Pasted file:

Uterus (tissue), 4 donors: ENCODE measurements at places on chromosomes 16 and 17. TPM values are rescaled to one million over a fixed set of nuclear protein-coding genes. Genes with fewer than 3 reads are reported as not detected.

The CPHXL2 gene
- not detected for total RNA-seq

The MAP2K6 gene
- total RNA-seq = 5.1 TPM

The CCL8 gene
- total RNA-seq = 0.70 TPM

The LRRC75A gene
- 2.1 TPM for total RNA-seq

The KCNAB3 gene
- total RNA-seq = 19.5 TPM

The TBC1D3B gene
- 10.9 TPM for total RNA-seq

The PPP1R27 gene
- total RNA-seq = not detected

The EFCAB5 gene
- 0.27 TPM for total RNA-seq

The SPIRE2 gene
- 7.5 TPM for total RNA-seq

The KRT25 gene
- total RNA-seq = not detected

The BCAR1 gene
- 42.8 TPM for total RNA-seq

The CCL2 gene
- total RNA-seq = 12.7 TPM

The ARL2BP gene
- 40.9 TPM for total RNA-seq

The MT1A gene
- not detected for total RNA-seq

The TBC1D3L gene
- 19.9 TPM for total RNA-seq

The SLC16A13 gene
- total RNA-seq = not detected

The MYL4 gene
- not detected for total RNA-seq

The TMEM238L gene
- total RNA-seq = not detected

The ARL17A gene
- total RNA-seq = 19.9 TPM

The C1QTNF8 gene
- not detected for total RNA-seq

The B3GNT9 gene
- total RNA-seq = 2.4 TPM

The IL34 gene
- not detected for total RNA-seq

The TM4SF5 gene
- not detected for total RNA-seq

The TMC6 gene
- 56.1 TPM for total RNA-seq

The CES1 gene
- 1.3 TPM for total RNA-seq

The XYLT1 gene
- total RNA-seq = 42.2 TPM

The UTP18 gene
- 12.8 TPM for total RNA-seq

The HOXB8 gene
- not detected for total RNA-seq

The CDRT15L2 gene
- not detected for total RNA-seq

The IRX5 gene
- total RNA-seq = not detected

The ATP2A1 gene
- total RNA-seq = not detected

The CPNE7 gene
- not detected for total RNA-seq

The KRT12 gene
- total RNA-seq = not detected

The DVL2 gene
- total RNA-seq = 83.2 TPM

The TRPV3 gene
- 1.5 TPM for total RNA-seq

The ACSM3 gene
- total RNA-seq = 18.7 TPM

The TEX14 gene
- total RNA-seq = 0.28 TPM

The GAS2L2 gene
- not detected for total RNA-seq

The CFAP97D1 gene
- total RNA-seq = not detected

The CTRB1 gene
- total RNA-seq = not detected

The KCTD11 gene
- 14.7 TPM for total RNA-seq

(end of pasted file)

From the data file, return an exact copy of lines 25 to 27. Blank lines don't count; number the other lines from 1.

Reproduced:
- total RNA-seq = 12.7 TPM

The ARL2BP gene
- 40.9 TPM for total RNA-seq